Three Forks Trail, GA (12-11-16) - dwhike
Holcomb Creek -- 1,960'

The "Three Forks" is a name I heard first not that long after moving back to the southern Mountains in 2012.  I came across a vintage postcard depicting the site and was immediately intrigued as it portrayed a place where three separate wild mountain streams joined forces above a deep rocky gorge.  A quick search for Three Forks at the time turned up nothing I could definitively point to as the inspiration for this old postcard.  Over the years I would occasionally do a brief search to try and turn up anything new but to no avail.  I started to seriously believe that the "Three Forks" existed only in the imagination of some past artist to give folks from the lowlands one more temptation to come vacation in the mountains.  Then, about a year ago,  I began to be more interested in exploring the trails of the North Georgia mountains.  Not long after starting my research into potential future trips in the region guess what I discovered...yup, a place called the Three Forks.  I may at that moment shouted at my computer screen, "It does exist!"

It didn't take long to pinpoint the location of the Forks and to my great delight I discovered there was even a maintained trail leading to them...well, most of the way.  More on that in a bit.  The Three Forks refers to a spot in extreme northeastern Rabun County where the convergence of three small streams (Holcomb Creek, Overflow Creek, and Big Creek) create the headwaters of the West Fork Chattooga River.  The route I followed began at the Three Forks Trailhead on Overflow Creek Road at a spot called John Teague Gap.  The four mile drive from Highway 28 in Pine Mountain, Georgia is mostly gravel and a bit rough in places but I made it with a front-wheel-drive sedan no problem.  The route to the Forks begins beyond a large boulder, inscribed "Three Forks Trail," on the east side of the road at the gap.

The 1.5 mile route to the Forks begins with a brief climb over the crest of the wooded ridge and then a long gradual descent to the river valley below.  The trail was easy to follow but it was obvious from a few overgrown sections that it isn't the most heavily used foot path in Chattahoochee National Forest.  Once the trail reaches the bottom of the ridge and begins to level out (around a mile in) an obvious path splits left down a shallow gully surrounded by rhododendron.  At the time I visited there was a plastic-covered sign with 'Three Forks' and an arrow to signal the turn but it didn't look like a sign with any permanence to it so I wouldn't count on it to find your way.  After turning onto the spur trail it only took another couple minutes of downhill walking before the trail almost literally dumped me out into Holcomb Creek.  This is a fascinating spot.  Just ahead and upstream is a small but pretty multi-tiered cascade.  Downstream, Holcomb Creek is compressed to a width of little more than a couple feet as it plunges into a narrow slot canyon at least 20-feet deep.  

At this point the trail seems to abruptly end and, if the following route description sounds a bit rugged to you, it is indeed a suitably scenic end.  I was here to see the Three Forks however, so I'd be pressing on.  From here the route would get steep, overgrown, and a bit hard to follow.  The first order of business is to safely get across Holcomb Creek.  If the water is up, don't attempt it.  Even if the water is low tread carefully, a fall will send you careening down into the slot canyon I described earlier.  The narrow unmarked path to the Forks begins across the stream, at a point just above the slot canyon, by climbing a steep bank underneath some overhanging rhododendron branches.   Hopefully, as when I visited, you'll be able to pick up a faint path heading downstream at this point.  The first tenth of a mile or so the goat path follows along and above Holcomb Creek climbing some.  Then things get interesting.  The trail begins to drop...moderately at first but before long you may find yourself grabbing for surrounding branches.  At one point there is about a 10-foot ledge to carefully slide/scramble your way down.  At the bottom you'll find yourself once again along Holcomb Creek.  Just pick one of the myriad of trails here which cross through and around a nearby campsite to the banks of the West Fork Chattooga River and the Three Forks.  A handy overhanging boulder was a great spot from which to take in the scene.  Upstream Overflow Creek came in from the left and Big Creek and it pretty waterfall tumbled in from the right.  Behind me the waters of Holcomb Creek also were making their drop into the river.  Downstream, the three forks now joined as one, I could watch the impressive Chattooga disappearing into a gorge surrounded by high rock walls.  Needless to say, it was an amazing spot and one I enjoyed an extended period of time at trying to take it all in.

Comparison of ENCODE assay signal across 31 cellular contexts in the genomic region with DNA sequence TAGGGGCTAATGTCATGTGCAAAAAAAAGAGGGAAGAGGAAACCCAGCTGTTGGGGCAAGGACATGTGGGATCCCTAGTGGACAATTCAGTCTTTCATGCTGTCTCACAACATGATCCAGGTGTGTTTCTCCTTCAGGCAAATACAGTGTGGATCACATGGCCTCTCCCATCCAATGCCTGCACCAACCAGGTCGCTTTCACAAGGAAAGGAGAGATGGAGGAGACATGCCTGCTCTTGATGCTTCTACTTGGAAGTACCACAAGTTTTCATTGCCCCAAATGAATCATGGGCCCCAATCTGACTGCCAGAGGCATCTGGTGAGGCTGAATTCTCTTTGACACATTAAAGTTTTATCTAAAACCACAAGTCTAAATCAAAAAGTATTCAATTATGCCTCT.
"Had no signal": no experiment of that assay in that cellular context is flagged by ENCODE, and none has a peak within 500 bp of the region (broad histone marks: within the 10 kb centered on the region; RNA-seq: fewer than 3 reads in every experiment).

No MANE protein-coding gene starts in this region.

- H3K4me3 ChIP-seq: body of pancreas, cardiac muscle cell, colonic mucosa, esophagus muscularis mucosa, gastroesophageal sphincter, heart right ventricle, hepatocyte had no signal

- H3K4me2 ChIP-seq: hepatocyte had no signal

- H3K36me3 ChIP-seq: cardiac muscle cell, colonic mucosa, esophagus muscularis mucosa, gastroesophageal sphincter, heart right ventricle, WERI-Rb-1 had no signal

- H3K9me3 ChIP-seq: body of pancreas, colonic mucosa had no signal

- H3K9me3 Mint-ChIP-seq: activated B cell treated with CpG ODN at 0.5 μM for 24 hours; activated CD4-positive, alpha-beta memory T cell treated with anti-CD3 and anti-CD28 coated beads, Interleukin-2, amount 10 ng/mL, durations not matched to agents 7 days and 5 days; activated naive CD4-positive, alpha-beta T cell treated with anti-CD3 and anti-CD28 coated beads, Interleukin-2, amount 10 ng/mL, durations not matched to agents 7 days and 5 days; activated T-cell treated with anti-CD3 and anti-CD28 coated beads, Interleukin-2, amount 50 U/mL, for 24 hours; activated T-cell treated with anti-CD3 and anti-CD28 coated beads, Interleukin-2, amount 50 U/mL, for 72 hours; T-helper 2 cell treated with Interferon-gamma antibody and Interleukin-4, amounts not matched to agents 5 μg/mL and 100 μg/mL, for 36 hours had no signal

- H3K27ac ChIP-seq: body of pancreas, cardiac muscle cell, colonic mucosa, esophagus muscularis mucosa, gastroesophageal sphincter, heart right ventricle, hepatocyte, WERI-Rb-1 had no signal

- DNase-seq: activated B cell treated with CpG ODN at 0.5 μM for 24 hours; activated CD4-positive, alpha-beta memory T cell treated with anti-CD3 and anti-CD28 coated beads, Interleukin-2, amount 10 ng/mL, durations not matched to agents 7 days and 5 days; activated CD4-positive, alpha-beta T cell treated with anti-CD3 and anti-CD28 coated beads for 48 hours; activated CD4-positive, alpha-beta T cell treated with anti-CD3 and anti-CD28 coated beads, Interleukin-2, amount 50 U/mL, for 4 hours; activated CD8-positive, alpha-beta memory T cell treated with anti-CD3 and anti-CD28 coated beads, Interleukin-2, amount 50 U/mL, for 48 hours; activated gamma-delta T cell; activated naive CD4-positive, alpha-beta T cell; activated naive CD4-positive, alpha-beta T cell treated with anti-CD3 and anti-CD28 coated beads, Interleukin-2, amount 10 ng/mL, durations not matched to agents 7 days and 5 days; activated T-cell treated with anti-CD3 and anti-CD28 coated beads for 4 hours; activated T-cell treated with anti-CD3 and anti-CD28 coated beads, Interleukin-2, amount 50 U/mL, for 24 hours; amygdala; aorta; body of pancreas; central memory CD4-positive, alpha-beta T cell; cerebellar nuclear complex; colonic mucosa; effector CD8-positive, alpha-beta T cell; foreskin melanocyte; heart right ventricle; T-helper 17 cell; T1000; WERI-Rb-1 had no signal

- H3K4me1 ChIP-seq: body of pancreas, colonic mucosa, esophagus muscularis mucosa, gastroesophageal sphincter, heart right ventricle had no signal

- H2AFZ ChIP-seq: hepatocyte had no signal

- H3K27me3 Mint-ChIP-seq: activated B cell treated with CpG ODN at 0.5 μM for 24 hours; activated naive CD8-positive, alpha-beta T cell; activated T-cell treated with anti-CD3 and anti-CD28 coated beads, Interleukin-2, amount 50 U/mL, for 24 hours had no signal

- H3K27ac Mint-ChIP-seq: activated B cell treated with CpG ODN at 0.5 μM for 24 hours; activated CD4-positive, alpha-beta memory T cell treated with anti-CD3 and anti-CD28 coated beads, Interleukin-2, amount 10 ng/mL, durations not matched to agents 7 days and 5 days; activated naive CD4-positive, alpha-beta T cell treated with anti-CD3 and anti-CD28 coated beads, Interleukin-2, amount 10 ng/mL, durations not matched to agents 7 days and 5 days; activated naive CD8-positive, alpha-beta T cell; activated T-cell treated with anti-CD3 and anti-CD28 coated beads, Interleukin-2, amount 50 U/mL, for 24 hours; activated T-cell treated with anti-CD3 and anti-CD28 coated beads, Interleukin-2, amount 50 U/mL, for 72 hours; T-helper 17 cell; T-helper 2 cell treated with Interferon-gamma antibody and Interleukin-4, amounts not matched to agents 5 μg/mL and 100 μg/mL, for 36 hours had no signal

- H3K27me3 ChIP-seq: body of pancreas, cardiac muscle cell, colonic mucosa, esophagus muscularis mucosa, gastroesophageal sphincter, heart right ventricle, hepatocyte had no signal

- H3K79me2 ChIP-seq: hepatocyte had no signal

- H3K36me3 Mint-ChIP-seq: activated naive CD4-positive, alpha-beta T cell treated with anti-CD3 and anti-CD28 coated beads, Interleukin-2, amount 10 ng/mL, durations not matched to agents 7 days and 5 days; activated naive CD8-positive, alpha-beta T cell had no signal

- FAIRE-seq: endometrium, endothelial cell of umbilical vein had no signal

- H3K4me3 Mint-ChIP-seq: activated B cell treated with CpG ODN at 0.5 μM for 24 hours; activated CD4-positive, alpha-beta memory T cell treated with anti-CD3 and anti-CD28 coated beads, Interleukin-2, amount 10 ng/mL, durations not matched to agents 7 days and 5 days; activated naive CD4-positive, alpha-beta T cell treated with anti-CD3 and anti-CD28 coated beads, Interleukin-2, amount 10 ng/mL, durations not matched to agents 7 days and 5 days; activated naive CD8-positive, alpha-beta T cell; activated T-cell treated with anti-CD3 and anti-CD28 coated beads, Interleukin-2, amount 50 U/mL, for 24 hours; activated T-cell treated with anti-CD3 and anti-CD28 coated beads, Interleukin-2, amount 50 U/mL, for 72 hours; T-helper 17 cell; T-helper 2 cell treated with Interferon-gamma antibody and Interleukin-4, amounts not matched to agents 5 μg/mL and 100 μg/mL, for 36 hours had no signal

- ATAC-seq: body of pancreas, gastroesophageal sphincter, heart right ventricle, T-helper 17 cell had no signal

So, joy of joys, the mysterious Three Forks actually exists and I've now had the privilege of visiting them.  Afterwards, I was informed by a fellow hiker that there are no less than 10 waterfalls in the immediate area on the streams which feed into the Forks.  That and the gorge reportedly sports a fabulous wildflower display in the springtime.  A return trip might definitely be a necessity in the near future!  Anyway, I now invite you to a secluded corner of the North Georgia mountains which, up to a year ago, I was skeptical even existed.  Come on along with me as I discover the Three Forks...and as always...ENJOY!


Mileage Hiked:  3.0 miles                    Hike Duration:  1:45

Trailhead Temp:  35'F                          Trail Traffic:  None!!

Min. Elevation:  1,820'                           Max. Elevation:  2,420'

Total Vertical Gain:  600'                     Avg. Elevation Gain / Mile:  200'